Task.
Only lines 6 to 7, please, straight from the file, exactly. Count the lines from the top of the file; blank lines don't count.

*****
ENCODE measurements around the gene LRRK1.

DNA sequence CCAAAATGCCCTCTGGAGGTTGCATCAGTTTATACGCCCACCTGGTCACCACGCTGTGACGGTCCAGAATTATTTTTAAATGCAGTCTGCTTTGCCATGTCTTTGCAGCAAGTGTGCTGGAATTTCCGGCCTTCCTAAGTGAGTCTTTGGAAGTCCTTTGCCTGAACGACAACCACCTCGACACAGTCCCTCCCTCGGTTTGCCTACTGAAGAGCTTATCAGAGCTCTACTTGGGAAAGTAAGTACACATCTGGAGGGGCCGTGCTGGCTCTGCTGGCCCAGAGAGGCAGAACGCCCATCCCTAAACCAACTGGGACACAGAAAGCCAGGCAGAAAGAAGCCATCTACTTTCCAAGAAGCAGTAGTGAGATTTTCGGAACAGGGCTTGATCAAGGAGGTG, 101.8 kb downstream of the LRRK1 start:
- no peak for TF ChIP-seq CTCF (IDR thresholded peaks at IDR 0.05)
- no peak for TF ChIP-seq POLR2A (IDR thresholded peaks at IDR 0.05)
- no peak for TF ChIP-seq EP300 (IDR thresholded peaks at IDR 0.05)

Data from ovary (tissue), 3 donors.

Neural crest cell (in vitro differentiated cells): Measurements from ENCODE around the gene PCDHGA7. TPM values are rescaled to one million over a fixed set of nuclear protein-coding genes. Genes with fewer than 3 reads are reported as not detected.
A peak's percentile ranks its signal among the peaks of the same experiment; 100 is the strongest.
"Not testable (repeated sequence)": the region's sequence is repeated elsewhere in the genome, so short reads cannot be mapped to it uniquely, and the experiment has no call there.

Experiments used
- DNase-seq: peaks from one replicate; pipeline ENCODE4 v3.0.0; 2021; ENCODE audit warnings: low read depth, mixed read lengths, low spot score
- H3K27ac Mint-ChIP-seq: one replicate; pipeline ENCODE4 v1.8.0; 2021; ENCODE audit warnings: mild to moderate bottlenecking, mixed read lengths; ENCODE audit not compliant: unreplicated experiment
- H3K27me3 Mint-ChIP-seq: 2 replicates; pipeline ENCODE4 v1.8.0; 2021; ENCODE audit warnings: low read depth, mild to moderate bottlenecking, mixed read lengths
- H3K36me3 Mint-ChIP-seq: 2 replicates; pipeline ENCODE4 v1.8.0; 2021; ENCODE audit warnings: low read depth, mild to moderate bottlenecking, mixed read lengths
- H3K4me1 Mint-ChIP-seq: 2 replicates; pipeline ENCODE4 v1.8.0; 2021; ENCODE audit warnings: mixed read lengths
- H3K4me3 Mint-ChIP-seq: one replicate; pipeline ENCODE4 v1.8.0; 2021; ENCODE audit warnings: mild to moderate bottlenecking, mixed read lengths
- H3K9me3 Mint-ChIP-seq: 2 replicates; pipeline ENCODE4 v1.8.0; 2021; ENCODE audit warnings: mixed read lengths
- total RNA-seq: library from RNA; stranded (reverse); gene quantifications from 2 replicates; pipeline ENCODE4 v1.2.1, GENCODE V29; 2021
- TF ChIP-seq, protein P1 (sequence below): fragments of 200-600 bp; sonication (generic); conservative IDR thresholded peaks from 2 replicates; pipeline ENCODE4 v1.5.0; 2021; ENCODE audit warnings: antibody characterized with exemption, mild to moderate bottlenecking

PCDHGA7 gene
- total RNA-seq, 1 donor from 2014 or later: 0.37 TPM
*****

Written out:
Data from ovary (tissue), 3 donors.

Neural crest cell (in vitro differentiated cells): Measurements from ENCODE around the gene PCDHGA7. TPM values are rescaled to one million over a fixed set of nuclear protein-coding genes. Genes with fewer than 3 reads are reported as not detected.